Friday, August 26, 2011

Season of the Witch

I was going to pass over Season of the Witch --- mostly because it looked horrid --- but I saw Chris Gore's quick review of it and my interest was piqued by the words "zombie monks."  Admittedly, that is not a phrase that is often accompanied by "the Academy Award-winning performance of," but Nicolas Cage fighting zombie monks should have been hilarious.  Not hilarious enough, as it turns out.

When, exactly, is Witching Season?  Right after duck season?  Actually, the Season of the Witch takes place during the Crusades of the mid-1300s.  Behmen (Nicolas Cage) and Felson (Ron Perlman) are bad-ass knights that love to slaughter heretics.  We know this because the two basically tell the camera in so many words.  You'll have to take their word for it, since the large action sequences aren't very convincing.
I find it hard to believe that anyone reached age 60 in the Crusades, much less a knight
After killing in the name of (DA-DA!  DUM!) God for many years, Behmen and Felson decided to quit the team after they invaded a castle and found themselves slaughtering defenseless women and children.  The resident war-priest guy argued that there's no crying in baseball the Crusades, but nobody kept the pair from walking slowly off into the sunset.  The end.  Ha!  If only!  Behmen and Felson walk back to Behmen's hometown in Germany, only to find the area stricken with dead and bloated plague bodies.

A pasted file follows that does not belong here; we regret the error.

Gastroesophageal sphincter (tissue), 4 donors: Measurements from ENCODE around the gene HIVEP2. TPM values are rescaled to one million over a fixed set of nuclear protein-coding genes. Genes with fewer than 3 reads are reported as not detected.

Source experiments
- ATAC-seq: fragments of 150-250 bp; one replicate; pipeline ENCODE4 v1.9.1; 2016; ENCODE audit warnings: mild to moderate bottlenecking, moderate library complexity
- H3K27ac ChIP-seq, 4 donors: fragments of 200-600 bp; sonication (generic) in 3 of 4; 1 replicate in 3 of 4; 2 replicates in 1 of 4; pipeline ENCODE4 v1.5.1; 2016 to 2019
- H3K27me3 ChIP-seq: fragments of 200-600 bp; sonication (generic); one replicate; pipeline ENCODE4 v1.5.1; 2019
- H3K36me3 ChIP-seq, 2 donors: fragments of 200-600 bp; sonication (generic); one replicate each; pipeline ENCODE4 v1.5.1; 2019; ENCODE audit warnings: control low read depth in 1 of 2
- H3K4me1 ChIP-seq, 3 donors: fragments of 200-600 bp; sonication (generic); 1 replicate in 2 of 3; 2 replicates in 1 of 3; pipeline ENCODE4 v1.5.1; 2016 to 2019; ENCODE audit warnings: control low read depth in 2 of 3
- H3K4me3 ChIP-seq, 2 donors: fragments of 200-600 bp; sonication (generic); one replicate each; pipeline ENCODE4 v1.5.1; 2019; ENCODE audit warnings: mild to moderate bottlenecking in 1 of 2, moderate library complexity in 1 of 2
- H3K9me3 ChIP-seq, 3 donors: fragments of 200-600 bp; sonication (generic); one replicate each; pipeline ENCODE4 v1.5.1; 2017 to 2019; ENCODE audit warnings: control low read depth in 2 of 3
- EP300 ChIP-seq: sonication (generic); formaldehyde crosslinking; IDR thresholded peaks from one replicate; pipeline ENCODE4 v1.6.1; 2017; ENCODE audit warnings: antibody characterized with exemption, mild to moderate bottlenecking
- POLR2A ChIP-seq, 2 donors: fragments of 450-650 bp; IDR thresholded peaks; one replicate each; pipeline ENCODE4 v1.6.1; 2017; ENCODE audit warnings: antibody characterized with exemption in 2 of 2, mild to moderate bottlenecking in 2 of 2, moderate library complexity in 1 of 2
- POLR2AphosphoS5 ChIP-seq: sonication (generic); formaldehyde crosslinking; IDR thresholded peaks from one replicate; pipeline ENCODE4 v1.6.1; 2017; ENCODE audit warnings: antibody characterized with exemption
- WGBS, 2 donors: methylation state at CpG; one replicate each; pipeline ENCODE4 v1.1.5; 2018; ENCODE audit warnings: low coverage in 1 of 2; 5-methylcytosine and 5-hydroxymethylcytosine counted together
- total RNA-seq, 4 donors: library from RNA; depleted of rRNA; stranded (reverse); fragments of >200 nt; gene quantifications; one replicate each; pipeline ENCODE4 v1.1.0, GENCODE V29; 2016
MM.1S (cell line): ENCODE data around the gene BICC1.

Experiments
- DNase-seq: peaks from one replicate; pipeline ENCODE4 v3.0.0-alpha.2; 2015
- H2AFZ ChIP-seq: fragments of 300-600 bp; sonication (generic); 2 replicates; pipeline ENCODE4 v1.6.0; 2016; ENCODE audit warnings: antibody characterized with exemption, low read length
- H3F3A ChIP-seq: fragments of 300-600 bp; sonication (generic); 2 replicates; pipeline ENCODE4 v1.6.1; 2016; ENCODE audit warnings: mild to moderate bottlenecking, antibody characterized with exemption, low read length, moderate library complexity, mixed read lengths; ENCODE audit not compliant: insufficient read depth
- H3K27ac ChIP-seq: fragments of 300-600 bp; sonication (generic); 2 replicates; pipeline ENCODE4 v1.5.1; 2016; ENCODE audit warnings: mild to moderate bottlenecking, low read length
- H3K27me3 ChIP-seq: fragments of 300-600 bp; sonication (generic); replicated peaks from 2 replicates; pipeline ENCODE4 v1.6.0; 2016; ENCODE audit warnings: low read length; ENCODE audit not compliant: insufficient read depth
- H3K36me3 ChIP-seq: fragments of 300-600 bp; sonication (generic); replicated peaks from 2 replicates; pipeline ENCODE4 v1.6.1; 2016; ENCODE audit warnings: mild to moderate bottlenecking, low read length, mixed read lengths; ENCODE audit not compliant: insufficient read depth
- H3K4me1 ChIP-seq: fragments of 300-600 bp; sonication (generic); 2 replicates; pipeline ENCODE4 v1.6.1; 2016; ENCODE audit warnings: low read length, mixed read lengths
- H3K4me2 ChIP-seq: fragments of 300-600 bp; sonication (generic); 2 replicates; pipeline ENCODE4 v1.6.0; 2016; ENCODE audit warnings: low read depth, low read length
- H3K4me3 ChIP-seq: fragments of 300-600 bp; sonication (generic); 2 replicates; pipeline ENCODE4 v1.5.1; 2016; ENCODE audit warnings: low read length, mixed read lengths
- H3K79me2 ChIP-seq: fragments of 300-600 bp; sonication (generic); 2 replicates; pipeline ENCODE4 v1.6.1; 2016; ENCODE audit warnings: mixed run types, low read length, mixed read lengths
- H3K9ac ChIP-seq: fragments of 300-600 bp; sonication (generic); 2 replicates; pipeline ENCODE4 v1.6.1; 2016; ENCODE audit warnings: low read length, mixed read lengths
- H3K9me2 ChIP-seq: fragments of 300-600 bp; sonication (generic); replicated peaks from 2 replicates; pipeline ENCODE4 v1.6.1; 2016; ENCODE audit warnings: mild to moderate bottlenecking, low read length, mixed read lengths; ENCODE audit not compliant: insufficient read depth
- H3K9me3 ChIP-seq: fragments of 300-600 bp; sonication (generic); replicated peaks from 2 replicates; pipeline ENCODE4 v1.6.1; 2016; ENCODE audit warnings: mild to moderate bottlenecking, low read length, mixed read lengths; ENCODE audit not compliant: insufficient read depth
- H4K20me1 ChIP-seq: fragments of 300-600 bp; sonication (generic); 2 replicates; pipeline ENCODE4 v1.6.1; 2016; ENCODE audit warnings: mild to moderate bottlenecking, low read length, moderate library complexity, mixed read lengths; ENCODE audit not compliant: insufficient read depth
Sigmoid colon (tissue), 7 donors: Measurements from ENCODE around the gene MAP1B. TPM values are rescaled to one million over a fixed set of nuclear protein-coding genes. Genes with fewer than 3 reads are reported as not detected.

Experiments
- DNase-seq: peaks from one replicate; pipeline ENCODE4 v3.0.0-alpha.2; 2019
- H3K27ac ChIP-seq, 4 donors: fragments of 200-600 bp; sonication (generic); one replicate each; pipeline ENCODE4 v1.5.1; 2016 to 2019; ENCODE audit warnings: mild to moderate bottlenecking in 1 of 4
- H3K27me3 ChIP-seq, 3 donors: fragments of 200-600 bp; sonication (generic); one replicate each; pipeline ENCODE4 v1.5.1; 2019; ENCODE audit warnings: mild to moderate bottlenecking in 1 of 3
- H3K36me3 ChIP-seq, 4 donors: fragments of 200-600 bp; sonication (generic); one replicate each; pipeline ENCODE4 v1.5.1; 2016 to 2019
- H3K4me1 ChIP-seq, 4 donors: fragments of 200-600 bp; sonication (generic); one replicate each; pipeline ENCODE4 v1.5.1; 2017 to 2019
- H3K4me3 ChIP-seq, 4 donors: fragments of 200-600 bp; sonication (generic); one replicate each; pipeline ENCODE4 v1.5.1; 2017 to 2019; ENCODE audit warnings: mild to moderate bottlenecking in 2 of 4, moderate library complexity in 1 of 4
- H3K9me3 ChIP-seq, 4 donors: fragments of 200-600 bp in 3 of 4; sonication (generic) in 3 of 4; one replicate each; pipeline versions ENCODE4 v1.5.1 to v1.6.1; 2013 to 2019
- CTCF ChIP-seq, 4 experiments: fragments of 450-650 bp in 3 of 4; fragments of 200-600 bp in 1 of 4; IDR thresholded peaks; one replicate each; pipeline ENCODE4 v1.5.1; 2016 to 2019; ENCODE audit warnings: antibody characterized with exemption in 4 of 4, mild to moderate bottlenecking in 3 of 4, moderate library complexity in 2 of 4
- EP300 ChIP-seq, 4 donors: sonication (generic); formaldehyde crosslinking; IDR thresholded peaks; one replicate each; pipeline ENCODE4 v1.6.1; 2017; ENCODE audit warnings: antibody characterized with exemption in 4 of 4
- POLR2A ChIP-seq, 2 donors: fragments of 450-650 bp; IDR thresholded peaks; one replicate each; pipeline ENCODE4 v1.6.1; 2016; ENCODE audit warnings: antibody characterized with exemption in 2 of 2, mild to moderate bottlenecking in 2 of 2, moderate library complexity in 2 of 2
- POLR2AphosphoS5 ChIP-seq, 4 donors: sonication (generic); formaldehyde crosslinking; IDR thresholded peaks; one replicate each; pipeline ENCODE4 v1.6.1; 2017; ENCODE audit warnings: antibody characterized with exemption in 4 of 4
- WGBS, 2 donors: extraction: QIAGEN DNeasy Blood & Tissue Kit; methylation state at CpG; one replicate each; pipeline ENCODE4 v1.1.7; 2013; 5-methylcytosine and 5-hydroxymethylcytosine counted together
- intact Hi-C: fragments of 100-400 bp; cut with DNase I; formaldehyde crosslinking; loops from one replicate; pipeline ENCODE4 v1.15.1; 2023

Co-starring Christopher Lee's plague corpse!
Knowing that Crusades-quitters are outlaws, the pair enter the nearest city with the intent of buying horses to take them to Felson's hometown; ever-careful to not be identified, Behmen wears a mask over his face (which doesn't attract attention at all) and Felson wears a hood (except when he doesn't).  Despite these precautions, the men are identified as Crusades-quitters when Behmen allows a clumsy child to handle the only thing in his possession that would identify him as a Crusades-quitter. 
"Okay, maybe I should have thought that one through."
The pair get locked up in a dungeon and await their inevitable hanging for treason.  Or is it inevitable?  The town has captured a young girl that they claim is a witch.  Obviously, a witch being in the same place the plague is means that the witch cursed the land.  Just as obviously, the witch needs to be immediately killed taken to a remote colony of monks, who will put her on trial for witchcraft.  The town is a little short on brave men that can travel across the dangerous German landscape unscathed, so Behmen and Felson get a chance to clear their names.  Of course, it's not that simple.  Witchcrafted wolves and dangerous bridges stand in their way, but Behmen, Felson, the supposed witch, and a few others are off to monkland!